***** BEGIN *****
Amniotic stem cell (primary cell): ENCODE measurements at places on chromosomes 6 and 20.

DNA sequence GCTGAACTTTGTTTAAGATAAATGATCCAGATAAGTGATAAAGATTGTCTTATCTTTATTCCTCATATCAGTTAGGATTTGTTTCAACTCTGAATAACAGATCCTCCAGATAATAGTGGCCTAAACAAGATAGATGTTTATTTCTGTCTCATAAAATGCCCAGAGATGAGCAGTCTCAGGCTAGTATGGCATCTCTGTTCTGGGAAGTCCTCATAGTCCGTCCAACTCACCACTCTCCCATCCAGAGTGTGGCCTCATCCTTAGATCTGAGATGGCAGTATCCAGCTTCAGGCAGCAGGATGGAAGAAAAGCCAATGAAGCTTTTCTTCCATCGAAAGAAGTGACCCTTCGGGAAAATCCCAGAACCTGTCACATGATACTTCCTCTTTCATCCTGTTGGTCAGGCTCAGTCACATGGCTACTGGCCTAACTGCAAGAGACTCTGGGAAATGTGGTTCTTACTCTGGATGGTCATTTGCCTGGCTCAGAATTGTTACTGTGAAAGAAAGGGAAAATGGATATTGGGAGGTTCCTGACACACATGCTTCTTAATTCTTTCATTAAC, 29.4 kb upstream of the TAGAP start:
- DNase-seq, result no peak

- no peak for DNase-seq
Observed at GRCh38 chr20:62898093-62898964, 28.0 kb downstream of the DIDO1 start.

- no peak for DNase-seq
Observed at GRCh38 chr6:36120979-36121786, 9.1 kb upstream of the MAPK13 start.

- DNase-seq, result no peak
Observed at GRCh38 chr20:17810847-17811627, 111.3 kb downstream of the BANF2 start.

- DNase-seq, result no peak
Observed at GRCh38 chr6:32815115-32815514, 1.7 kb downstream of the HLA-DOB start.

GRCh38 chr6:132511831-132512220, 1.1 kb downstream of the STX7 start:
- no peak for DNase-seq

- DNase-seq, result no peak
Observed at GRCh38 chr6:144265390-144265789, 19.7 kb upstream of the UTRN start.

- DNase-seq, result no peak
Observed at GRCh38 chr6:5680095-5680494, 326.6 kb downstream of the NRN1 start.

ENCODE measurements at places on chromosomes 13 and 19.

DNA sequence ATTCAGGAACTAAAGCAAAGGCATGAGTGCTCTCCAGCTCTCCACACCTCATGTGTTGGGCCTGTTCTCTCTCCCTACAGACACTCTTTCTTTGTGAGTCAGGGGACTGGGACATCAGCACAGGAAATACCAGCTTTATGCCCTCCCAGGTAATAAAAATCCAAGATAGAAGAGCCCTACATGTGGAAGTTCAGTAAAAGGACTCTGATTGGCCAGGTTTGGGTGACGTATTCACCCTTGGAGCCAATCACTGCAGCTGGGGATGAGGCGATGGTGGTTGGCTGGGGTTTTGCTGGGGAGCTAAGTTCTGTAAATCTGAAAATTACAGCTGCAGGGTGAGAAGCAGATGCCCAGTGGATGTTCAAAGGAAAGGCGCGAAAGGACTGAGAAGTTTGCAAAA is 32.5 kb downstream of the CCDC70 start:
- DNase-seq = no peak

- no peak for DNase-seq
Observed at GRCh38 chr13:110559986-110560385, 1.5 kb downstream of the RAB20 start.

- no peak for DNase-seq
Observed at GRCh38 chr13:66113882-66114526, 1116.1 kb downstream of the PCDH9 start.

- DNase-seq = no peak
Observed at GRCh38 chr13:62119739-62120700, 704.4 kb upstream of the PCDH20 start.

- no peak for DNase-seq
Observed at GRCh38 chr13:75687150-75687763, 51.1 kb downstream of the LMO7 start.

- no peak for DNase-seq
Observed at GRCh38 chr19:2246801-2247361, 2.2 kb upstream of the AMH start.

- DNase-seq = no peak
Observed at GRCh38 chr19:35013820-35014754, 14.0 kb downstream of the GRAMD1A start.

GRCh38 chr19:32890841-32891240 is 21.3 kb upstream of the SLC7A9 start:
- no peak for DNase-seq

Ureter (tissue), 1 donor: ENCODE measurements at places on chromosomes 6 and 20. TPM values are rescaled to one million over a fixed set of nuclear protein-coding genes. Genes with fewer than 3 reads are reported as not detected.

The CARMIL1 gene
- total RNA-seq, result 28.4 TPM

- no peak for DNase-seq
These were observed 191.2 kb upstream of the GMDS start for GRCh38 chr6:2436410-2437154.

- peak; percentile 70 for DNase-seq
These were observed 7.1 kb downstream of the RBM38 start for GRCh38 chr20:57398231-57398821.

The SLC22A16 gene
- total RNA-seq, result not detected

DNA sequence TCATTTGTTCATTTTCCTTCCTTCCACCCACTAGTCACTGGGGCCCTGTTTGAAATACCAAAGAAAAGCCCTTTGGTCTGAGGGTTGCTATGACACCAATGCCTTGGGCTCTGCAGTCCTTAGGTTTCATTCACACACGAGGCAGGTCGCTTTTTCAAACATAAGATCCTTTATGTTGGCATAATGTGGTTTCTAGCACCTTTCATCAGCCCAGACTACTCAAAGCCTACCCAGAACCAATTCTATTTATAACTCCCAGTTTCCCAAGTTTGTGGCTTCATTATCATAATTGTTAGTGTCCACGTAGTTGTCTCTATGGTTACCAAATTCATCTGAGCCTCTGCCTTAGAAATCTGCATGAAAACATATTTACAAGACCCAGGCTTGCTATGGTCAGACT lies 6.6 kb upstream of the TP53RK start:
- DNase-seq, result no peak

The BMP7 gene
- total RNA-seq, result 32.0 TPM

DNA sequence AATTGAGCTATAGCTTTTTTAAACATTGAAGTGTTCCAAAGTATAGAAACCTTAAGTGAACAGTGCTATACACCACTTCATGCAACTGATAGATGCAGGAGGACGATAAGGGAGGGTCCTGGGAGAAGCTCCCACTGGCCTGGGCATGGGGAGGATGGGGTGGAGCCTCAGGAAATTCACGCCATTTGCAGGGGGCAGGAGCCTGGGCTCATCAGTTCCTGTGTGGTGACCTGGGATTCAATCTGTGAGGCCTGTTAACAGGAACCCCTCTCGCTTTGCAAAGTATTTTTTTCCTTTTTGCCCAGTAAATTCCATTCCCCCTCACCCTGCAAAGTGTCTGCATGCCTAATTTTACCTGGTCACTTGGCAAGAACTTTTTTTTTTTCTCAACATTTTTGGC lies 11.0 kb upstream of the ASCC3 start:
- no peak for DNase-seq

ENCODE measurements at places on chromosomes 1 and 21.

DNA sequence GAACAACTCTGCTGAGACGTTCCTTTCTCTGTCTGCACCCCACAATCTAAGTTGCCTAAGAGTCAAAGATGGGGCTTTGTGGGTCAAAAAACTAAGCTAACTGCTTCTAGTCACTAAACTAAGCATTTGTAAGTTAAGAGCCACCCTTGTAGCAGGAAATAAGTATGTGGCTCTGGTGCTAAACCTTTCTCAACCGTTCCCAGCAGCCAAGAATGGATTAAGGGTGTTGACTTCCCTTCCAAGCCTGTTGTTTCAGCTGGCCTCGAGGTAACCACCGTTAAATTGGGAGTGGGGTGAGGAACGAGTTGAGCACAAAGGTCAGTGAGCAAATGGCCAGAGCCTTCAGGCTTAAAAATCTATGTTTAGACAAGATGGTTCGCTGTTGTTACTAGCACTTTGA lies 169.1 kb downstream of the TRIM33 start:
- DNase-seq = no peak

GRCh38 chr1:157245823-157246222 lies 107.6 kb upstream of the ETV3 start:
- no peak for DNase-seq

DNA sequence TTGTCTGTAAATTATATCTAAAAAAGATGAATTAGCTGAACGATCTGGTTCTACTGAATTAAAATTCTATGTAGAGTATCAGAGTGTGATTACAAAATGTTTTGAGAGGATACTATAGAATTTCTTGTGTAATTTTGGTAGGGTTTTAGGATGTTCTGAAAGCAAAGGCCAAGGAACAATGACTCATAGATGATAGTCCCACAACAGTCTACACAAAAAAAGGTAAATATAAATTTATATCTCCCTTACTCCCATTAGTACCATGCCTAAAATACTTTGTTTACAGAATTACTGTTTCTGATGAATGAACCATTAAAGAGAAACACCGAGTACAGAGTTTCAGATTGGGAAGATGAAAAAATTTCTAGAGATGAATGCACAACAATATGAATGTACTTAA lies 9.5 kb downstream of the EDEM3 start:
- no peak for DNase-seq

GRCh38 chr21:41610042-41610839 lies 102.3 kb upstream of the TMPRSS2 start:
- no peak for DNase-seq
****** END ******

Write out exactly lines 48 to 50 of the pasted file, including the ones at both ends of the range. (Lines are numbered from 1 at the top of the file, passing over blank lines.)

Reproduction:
DNA sequence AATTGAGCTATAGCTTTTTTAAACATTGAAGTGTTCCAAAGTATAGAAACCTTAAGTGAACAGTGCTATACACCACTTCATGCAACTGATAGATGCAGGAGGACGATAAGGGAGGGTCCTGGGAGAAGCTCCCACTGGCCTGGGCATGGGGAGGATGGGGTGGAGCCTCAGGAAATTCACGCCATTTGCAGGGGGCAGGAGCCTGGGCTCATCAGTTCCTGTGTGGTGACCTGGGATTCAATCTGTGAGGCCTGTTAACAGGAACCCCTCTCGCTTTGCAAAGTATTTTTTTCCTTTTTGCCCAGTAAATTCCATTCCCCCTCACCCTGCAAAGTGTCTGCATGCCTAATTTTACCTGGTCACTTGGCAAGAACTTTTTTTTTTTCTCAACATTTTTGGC lies 11.0 kb upstream of the ASCC3 start:
- no peak for DNase-seq

ENCODE measurements at places on chromosomes 1 and 21.